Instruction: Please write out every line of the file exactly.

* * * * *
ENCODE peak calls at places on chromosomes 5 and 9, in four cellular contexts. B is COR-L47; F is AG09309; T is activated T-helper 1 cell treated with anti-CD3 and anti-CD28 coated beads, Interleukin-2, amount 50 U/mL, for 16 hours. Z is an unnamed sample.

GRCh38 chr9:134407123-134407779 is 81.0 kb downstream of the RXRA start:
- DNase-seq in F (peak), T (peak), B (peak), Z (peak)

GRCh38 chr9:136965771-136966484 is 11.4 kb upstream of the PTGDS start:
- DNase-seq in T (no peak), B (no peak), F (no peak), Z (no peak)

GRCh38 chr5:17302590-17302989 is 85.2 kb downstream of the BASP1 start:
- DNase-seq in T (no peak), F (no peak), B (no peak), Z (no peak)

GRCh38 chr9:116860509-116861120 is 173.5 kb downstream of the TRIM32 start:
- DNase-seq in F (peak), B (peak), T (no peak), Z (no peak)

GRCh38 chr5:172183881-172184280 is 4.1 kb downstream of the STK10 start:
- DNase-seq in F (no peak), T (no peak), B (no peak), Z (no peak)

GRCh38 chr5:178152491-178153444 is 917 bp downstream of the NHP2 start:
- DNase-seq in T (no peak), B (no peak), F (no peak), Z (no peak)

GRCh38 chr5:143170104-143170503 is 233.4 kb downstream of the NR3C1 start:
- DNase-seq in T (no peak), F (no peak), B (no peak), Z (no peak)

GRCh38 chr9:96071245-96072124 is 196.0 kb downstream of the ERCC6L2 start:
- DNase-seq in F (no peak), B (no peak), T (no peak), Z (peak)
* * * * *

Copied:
ENCODE peak calls at places on chromosomes 5 and 9, in four cellular contexts. B is COR-L47; F is AG09309; T is activated T-helper 1 cell treated with anti-CD3 and anti-CD28 coated beads, Interleukin-2, amount 50 U/mL, for 16 hours. Z is an unnamed sample.

GRCh38 chr9:134407123-134407779 is 81.0 kb downstream of the RXRA start:
- DNase-seq in F (peak), T (peak), B (peak), Z (peak)

GRCh38 chr9:136965771-136966484 is 11.4 kb upstream of the PTGDS start:
- DNase-seq in T (no peak), B (no peak), F (no peak), Z (no peak)

GRCh38 chr5:17302590-17302989 is 85.2 kb downstream of the BASP1 start:
- DNase-seq in T (no peak), F (no peak), B (no peak), Z (no peak)

GRCh38 chr9:116860509-116861120 is 173.5 kb downstream of the TRIM32 start:
- DNase-seq in F (peak), B (peak), T (no peak), Z (no peak)

GRCh38 chr5:172183881-172184280 is 4.1 kb downstream of the STK10 start:
- DNase-seq in F (no peak), T (no peak), B (no peak), Z (no peak)

GRCh38 chr5:178152491-178153444 is 917 bp downstream of the NHP2 start:
- DNase-seq in T (no peak), B (no peak), F (no peak), Z (no peak)

GRCh38 chr5:143170104-143170503 is 233.4 kb downstream of the NR3C1 start:
- DNase-seq in T (no peak), F (no peak), B (no peak), Z (no peak)

GRCh38 chr9:96071245-96072124 is 196.0 kb downstream of the ERCC6L2 start:
- DNase-seq in F (no peak), B (no peak), T (no peak), Z (peak)